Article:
Roger Kahle

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Weekly Market Snapshot

Weekly Market Snapshot

  • 08.09.19
  • Economy & Policy
  • Commentary

Next week, the economic calendar picks up again. The Consumer Price Index is expected to get a small boost from higher gasoline prices, which normally fall in July. Ex-food and energy, inflation should remain moderate (note that year-over-year inflation in the core CPI is trending about 0.4 percentage points higher than the PCE Price Index, which is the Fed’s chief inflation gauge). Retail sales are likely to be mixed in July, following strong results in recent months. Industrial production is expected to remain weak. Lower mortgage rates have failed to fuel a significant pickup in residential construction activity.

Indices

  Last Last Week YTD return %
DJIA 26378.19 26583.42 13.08%
NASDAQ 8039.16 8111.12 21.16%
S&P 500 2938.09 2953.56 17.20%
MSCI EAFE 1846.36 1894.34 7.35%
Russell 2000 1532.13 1550.76 13.61%

Consumer Money Rates

  Last 1 year ago
Prime Rate 5.25 5.00
Fed Funds 2.11 1.90
30-year mortgage 3.74 4.70

Currencies

  Last 1 year ago
Dollars per British Pound 1.213 1.282
Dollars per Euro 1.118 1.153
Japanese Yen per Dollar 106.07 111.08
Canadian Dollars per Dollar 1.323 1.305
Mexican Peso per Dollar 19.411 18.693

Commodities

  Last 1 year ago
Crude Oil 52.54 66.81
Gold 1509.50 1219.90

Bond Rates

  Last 1 month ago
2-year treasury 1.60 1.86
10-year treasury 1.70 2.13
10-year municipal (TEY) 2.06 2.45

Treasury Yield Curve – 08/09/2019

Treasury Yield Curve 

As of close of business 08/08/2019


S&P Sector Performance (YTD) – 08/09/2019


S&P Sector Performance 

As of close of business 08/08/2019

Economic Calendar

August 13  —  Small Business Optimism Index (July)
 —  Consumer Price Index (July)
August 14  —  Import Prices (July)
August 15  —  Jobless Claims (week ending August 13)
 —  Retail Sales (July)
 —  NF Productivity (2Q19, preliminary)
 —  Industrial Production (July)
 —  Homebuilder Sentiment (August)
August 16  —  Building Permits, Housing Starts (July)
August 21  —  FOMC Minutes (July 30-31)
August 22  —  Leading Economic Indicators (July)
August 22 - 24  —  KC Fed Symposium (“Challenges for Monetary Policy”)
August 26  —  Durable Goods Orders (July)
September 2  —  Labor Day (markets closed)
September 6  —  Employment Report (August)
September 18  —  FOMC Policy Decision
October 30  —  FOMC Policy Decision

 

All expressions of opinion reflect the judgment of the Research Department of Raymond James & Associates, Inc. and are subject to change. There is no assurance any of the forecasts mentioned will occur or that any trends mentioned will continue in the future. Investing involves risks including the possible loss of capital. Past performance is not a guarantee of future results. International investing is subject to additional risks such as currency fluctuations, different financial accounting standards by country, and possible political and economic risks, which may be greater in emerging markets. While interest on municipal bonds is generally exempt from federal income tax, it may be subject to the federal alternative minimum tax, and state or local taxes. In addition, certain municipal bonds (such as Build America Bonds) are issued without a federal tax exemption, which subjects the related interest income to federal income tax. Municipal bonds may be subject to capital gains taxes if sold or redeemed at a profit. Taxable Equivalent Yield (TEY) assumes a 35% tax rate.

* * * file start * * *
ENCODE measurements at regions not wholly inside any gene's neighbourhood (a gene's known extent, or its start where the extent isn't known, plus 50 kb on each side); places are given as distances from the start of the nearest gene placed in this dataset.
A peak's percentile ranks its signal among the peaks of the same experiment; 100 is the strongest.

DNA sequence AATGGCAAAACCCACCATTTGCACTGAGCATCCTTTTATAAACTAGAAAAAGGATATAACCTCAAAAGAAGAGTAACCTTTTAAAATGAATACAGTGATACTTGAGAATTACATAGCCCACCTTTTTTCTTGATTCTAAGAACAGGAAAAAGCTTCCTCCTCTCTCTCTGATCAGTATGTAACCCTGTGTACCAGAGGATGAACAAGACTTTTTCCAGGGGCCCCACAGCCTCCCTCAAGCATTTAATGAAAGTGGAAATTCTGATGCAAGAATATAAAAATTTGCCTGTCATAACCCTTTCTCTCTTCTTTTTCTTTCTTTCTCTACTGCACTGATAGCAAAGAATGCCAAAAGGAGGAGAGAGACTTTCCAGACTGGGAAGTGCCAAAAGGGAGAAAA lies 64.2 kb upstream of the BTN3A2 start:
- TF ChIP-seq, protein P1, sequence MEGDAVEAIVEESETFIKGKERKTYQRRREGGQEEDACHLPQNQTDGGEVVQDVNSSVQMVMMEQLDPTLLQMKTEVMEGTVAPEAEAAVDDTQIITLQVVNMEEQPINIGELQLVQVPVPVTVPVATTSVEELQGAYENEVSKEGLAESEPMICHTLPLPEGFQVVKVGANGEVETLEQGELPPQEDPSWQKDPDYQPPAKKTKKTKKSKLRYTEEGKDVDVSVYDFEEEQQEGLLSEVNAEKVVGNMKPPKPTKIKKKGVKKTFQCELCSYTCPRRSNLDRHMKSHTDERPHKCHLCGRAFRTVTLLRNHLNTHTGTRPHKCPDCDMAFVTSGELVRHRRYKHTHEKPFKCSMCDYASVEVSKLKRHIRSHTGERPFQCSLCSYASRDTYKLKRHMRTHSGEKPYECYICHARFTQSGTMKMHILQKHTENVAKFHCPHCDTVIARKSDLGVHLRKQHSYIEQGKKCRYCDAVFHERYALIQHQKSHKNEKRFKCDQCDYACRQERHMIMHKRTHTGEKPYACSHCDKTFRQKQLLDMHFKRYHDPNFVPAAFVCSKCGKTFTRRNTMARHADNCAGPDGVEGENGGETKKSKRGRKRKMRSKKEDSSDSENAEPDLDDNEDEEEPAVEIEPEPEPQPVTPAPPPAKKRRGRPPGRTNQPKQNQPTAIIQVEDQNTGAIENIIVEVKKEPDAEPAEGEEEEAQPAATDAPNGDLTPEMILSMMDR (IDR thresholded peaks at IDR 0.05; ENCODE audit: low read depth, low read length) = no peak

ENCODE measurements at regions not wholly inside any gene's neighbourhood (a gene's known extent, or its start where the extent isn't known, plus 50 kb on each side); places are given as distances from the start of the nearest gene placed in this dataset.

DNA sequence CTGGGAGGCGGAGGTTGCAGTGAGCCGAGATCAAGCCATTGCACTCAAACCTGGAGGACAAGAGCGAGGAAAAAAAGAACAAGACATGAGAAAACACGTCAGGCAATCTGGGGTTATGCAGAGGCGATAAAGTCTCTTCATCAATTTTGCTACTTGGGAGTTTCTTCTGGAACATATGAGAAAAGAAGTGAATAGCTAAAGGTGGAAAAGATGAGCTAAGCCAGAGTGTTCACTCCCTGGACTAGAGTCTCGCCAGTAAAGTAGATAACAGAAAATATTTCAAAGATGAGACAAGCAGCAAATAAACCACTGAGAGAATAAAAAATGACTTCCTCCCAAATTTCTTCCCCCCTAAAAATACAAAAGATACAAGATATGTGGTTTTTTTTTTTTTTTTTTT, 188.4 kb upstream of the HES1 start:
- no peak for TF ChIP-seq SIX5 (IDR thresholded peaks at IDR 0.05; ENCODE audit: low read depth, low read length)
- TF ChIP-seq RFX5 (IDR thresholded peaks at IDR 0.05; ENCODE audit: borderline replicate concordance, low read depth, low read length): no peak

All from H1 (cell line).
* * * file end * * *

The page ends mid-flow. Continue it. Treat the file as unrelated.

The Dow Jones Industrial Average is an unmanaged index of 30 widely held stocks. The NASDAQ Composite Index is an unmanaged index of all common stocks listed on the NASDAQ National Stock Market. The S&P 500 is an unmanaged index of 500 widely held stocks. The MSCI EAFE (Europe, Australia, Far East) index is an unmanaged index that is generally considered representative of the international stock market. The Russell 2000 index is an unmanaged index of small cap securities which generally involve greater risks. An investment cannot be made directly in these indexes. The performance noted does not include fees or charges, which would reduce an investor's returns. U.S. government bonds and treasury bills are guaranteed by the US government and, if held to maturity, offer a fixed rate of return and guaranteed principal value. U.S. government bonds are issued and guaranteed as to the timely payment of principal and interest by the federal government. Treasury bills are certificates reflecting short-term (less than one year) obligations of the U.S. government.

Commodities trading is generally considered speculative because of the significant potential for investment loss. Markets for commodities are likely to be volatile and there may be sharp price fluctuations even during periods when prices overall are rising. Specific sector investing can be subject to different and greater risks than more diversified investments. Gross Domestic Product (GDP) is the annual total market value of all final goods and services produced domestically by the U.S. The federal funds rate (“Fed Funds”) is the interest rate at which banks and credit unions lend reserve balances to other depository institutions overnight. The prime rate is the underlying index for most credit cards, home equity loans and lines of credit, auto loans, and personal loans. Material prepared by Raymond James for use by financial advisors. Data source: Bloomberg, as of close of business August 1, 2019.

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